First and foremost, we like our apartment. We dispensed with Airbnb and its unreliable collection of options and chose from a catalog of homes from a local firm that upholds a certain standard of quality. We have wooden floors, comfortable beds, modern fixtures and enough space to not feel confined. It’s also quiet, as its main rooms look out over an inside garden.

Nice France avenue des fleurs apartment garden view 2018

For those who are contemplating a visit, the spare bedroom looks out onto the street, but I believe it is quiet at night. During the day, there is a lovely view of some splendid Niçois buildings

Nice France avenue des fleurs apartment 2018

The matters we’ve attended to are numerous. For example, we cannot receive mail at this holiday rental address, so, taking a friend’s advice, we set up mail forwarding with La Poste. That took three trips and an online registration. But the postal staff were extremely helpful.

We opened up a French bank account. This is really important because when we obtain our Carte Vitale health care account, you need the bank account for the reimbursements to be made. For anything you sign up for that requires regular payments, like utilities, you need the bank account. To rent an apartment that is not a holiday rental, the same. Setting up the account took three visits, and we’re still waiting for our IBAN number.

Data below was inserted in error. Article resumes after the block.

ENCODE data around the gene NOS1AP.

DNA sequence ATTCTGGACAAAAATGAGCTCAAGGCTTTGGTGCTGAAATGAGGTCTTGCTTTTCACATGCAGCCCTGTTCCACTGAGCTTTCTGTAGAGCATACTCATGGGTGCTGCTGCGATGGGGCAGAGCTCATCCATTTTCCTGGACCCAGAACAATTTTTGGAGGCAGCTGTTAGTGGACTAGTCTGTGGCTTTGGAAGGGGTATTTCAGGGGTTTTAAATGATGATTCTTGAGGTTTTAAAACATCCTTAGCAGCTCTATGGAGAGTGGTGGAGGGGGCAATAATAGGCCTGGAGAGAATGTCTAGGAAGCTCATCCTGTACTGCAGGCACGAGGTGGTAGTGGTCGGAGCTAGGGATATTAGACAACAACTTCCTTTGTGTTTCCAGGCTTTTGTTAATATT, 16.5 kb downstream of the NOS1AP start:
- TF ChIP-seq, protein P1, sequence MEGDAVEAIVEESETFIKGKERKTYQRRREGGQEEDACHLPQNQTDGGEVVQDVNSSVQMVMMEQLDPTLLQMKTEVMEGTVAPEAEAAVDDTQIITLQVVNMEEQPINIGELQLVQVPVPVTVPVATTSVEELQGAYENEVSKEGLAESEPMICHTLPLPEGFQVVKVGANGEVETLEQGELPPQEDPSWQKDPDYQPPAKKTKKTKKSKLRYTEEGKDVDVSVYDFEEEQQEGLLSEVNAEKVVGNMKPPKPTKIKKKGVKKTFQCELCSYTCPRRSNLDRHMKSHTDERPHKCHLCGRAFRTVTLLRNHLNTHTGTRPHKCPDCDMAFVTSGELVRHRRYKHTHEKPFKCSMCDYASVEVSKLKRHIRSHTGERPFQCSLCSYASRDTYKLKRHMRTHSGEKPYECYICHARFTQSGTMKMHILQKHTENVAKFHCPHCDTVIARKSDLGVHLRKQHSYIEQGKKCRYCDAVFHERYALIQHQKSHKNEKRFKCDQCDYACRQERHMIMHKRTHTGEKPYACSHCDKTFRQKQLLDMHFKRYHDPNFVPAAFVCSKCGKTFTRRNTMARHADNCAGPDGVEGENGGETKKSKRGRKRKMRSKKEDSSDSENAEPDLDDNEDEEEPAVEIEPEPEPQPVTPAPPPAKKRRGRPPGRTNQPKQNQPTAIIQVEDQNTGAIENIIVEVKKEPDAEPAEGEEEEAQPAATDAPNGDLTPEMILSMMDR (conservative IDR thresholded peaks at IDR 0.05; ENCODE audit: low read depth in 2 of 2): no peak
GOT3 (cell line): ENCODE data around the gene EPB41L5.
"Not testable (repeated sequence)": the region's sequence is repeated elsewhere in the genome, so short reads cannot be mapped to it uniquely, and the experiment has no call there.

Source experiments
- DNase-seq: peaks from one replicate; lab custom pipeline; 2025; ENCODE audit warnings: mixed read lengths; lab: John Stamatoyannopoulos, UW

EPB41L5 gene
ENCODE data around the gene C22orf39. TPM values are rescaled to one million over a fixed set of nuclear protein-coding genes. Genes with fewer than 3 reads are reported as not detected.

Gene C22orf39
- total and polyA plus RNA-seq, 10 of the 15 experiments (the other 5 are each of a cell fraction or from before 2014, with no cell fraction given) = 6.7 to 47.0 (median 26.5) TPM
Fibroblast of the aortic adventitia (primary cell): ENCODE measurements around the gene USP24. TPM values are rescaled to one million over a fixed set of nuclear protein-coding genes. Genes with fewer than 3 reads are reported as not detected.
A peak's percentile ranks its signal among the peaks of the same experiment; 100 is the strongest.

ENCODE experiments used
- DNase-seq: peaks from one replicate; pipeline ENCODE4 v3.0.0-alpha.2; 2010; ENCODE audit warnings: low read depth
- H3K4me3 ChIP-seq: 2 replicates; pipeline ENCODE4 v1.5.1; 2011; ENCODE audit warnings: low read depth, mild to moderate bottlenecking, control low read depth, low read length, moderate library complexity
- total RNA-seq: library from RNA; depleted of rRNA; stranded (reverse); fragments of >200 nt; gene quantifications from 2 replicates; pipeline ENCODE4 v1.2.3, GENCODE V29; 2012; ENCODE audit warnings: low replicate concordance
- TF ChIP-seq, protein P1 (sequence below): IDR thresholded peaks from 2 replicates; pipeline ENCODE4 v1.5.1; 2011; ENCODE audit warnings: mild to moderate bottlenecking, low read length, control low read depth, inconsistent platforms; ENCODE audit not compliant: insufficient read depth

We heard that we needed to advise the French government on our change of address from Rennes to Nice, so we went to the Prèfecture to do so, arriving on the bus at 8am to get in line and then waiting until our turn at 11am, to learn this step was not necessary and to be turned away.

We have ordered some essential items lacking in the apartment, like a coat rack (storage is at a minimum, as French people live with less stuff than Americans).